Once you’re here, you’ll quickly realize New Zealand is a lot like Canada, except the weather is typically better. The comparison also stands that Australia is a lot like the United States – and Kiwis hate being mistaken for Aussies. Whereas we, as Canadians, will only take offense on the inside and politely explain to the person calling us ‘Muricans that we are, in fact, from Canada, Kiwis spit out whatever drink they have in their mouth at the time, stare at you incredulously, and shout “WHAT?” (sounds more like ‘WOTE’ coming from them) before glaring daggers at you for about ten minutes. Yes, it’s okay to tease each other about how you pronounce words – they say “ear” and “air” the same, isn’t that cute? – as long as you don’t mind being told to fuck off multiple times per day (in an endearing way, of course), but call them Aussies, or even say they sound similar to their neighbours, and you’re in for a world of hurt.
Once you’re there
Now that you know a few things to keep in mind upon arrival, here are the things you should learn quickly if you want to a) survive, and b) enjoy New Zealand without making enemies.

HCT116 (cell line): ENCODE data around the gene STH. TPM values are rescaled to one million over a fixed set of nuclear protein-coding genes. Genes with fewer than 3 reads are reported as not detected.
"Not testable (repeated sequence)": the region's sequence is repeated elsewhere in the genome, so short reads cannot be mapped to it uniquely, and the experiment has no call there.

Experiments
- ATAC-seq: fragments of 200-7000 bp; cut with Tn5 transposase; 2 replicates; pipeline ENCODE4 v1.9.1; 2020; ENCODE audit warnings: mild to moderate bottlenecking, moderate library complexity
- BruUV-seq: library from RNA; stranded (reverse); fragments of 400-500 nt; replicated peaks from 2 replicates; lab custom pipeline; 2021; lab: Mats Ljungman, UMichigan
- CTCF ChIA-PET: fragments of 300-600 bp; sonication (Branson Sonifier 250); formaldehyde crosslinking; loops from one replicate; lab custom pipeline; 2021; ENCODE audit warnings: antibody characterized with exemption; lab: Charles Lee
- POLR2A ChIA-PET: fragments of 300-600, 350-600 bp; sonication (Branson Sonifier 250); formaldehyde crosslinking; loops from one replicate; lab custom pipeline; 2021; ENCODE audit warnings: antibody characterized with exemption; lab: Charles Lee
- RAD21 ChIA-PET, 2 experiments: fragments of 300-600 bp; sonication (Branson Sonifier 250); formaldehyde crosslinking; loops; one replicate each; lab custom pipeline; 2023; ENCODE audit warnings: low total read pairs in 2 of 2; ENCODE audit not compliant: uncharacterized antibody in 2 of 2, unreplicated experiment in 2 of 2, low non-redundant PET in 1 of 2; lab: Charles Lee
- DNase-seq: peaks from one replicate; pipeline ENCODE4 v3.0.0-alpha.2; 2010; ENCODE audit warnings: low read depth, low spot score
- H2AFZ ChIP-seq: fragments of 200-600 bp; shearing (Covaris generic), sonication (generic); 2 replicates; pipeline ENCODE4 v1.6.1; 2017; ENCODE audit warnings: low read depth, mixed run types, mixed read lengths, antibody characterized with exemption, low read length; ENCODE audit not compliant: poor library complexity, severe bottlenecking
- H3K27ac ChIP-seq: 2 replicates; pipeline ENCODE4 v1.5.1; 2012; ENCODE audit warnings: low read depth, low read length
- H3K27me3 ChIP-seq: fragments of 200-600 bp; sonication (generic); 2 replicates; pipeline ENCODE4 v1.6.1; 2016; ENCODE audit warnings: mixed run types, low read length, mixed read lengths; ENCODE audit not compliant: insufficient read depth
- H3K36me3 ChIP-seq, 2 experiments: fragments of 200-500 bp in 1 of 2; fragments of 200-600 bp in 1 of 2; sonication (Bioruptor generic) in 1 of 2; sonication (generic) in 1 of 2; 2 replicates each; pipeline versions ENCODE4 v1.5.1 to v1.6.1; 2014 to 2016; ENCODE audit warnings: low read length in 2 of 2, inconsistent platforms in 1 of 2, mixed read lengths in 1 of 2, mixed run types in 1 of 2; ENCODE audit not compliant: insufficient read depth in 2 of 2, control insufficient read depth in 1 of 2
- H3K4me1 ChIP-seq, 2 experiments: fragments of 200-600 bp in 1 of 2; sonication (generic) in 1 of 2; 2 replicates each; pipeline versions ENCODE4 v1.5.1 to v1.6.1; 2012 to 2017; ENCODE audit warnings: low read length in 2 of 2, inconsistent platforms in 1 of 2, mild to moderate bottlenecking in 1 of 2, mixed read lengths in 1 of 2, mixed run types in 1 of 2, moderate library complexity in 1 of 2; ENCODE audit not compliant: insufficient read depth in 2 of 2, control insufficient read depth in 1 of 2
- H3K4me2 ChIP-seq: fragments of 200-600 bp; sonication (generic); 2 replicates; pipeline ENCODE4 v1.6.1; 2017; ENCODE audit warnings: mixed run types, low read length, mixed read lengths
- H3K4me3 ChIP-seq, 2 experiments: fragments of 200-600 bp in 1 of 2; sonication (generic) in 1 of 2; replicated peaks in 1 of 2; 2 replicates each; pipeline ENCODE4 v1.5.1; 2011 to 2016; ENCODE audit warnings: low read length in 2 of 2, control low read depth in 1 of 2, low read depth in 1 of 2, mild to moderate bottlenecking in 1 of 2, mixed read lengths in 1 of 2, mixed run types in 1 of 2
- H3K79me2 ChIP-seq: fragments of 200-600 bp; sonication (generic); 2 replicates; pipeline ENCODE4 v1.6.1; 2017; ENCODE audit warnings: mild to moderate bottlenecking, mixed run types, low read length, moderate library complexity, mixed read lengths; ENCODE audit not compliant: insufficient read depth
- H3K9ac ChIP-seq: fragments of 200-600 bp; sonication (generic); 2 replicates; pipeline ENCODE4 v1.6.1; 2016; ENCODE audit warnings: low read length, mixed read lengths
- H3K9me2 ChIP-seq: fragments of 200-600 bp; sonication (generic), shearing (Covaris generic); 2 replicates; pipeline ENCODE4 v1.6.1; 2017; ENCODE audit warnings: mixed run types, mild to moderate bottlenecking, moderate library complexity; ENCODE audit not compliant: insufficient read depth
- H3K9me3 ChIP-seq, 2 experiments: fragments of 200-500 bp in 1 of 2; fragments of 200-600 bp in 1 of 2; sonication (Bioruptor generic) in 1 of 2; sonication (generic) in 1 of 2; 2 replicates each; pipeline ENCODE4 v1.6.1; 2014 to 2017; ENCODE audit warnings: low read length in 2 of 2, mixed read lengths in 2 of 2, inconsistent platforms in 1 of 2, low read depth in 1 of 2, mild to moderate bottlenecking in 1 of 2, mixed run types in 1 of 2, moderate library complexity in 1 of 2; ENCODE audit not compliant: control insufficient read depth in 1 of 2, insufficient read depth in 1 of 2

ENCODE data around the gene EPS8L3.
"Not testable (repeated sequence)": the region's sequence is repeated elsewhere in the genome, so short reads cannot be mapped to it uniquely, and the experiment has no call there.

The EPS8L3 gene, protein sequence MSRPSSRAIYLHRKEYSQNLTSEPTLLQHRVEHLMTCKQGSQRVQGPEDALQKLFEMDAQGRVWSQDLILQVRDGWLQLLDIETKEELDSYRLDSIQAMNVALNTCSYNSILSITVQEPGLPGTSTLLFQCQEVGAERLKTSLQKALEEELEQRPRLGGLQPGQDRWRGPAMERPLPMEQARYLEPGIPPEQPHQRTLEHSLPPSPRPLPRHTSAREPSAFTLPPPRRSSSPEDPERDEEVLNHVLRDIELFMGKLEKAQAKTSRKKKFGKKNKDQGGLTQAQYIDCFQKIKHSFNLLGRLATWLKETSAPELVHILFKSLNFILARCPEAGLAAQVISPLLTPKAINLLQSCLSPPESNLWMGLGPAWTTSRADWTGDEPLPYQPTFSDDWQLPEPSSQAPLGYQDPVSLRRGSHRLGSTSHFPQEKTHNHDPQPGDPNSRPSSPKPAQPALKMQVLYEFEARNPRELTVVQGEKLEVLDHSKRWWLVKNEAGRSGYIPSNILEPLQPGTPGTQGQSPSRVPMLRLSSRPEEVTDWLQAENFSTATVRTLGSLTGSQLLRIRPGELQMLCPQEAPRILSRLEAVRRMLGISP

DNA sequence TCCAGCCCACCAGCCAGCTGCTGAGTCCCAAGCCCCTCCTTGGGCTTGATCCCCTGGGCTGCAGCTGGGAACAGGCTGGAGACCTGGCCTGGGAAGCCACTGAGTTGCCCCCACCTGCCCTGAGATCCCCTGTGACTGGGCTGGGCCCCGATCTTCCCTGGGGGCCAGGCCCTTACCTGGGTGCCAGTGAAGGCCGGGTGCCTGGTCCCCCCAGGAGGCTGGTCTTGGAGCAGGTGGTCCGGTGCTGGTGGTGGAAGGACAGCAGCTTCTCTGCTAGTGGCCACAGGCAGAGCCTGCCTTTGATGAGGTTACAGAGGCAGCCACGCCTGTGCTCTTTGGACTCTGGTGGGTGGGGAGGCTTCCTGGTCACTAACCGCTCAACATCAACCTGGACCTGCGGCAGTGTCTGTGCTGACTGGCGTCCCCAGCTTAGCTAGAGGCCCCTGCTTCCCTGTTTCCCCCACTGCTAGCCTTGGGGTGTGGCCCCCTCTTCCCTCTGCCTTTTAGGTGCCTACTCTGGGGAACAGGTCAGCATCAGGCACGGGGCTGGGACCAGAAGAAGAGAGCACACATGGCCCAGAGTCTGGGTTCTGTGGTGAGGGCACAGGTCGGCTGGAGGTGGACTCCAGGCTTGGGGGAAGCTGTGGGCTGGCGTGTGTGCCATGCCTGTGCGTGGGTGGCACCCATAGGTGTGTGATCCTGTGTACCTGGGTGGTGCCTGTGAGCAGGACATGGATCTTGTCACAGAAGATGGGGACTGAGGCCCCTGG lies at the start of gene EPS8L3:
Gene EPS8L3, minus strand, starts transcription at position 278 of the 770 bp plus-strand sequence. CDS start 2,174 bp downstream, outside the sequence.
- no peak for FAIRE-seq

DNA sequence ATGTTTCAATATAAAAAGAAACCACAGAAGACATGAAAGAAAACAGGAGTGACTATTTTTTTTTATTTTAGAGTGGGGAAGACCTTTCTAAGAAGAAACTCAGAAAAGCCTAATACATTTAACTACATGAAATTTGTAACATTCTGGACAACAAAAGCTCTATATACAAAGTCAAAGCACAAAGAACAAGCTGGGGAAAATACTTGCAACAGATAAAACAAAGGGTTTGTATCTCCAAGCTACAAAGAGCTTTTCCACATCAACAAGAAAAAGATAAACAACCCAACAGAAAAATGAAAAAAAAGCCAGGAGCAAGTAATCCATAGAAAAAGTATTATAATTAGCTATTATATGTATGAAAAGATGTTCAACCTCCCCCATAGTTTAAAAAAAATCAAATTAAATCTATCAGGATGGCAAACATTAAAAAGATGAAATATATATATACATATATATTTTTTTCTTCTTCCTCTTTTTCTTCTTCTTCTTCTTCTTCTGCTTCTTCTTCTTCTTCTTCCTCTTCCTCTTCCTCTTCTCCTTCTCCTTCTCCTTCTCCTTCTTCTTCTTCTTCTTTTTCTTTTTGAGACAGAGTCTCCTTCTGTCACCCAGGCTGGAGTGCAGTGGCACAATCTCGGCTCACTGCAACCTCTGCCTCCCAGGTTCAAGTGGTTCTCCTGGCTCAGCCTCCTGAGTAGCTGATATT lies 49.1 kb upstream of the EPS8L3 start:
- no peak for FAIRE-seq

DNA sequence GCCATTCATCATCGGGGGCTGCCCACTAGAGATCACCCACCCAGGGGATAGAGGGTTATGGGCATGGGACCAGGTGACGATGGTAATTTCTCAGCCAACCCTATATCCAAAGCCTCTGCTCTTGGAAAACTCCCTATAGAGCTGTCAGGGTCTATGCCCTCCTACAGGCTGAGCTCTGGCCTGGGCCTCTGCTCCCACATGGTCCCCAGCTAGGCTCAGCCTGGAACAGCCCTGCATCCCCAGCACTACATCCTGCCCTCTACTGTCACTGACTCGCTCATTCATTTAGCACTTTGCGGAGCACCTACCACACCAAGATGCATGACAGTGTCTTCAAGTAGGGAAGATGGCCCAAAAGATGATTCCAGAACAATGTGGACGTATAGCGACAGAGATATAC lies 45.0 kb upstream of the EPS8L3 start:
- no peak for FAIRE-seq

4. LOOK BOTH WAYS OR YOU WILL DIE.
Yes, for those unaware, Kiwis drive on the wrong side of the street, meaning the left. While regular street traffic looks relatively normal, I still get thrown off when a bus goes to turn right, stops in the intersection, and then goes to the far side. The most important note is to look to the right first. I mean, we all know to look both ways (right?) but my first instinct was always to glance left first, then take my first step into the road as I looked right. Do that here, you’re liable to become road kill. It also makes it much easier to catch the correct bus, as they will stop on the left side of the road, so make sure you figure that out. I haven’t driven here yet, but note that the steering wheel is on the right side of the car, as opposed to the left. So, good luck with that!
5. Different currency.
This is to be expected, but here’s a quick rundown of New Zealand currency: they have a ten-, twenty-, and fifty-cent, as well as a one- and two-dollar coin. That’s right; all their prices are rounded to the closest zero, which makes buying things easy. Also, tax is included in all the prices, so you don’t have to guess at what your total price will be.
The bills are the same denominations, and actually look fairly similar to our Canadian money; the coins vary, but the ten-cent one looks like a large penny, the twenty-cent one looks like a large nickel, the fifty-cent one like a quarter, and the two-dollar one looks exactly like a loonie. The only real different one is their one-dollar coin, which kind of looks like a token you’d use at the Palasad. And on the topic of money…
6. With few exceptions, don’t tip.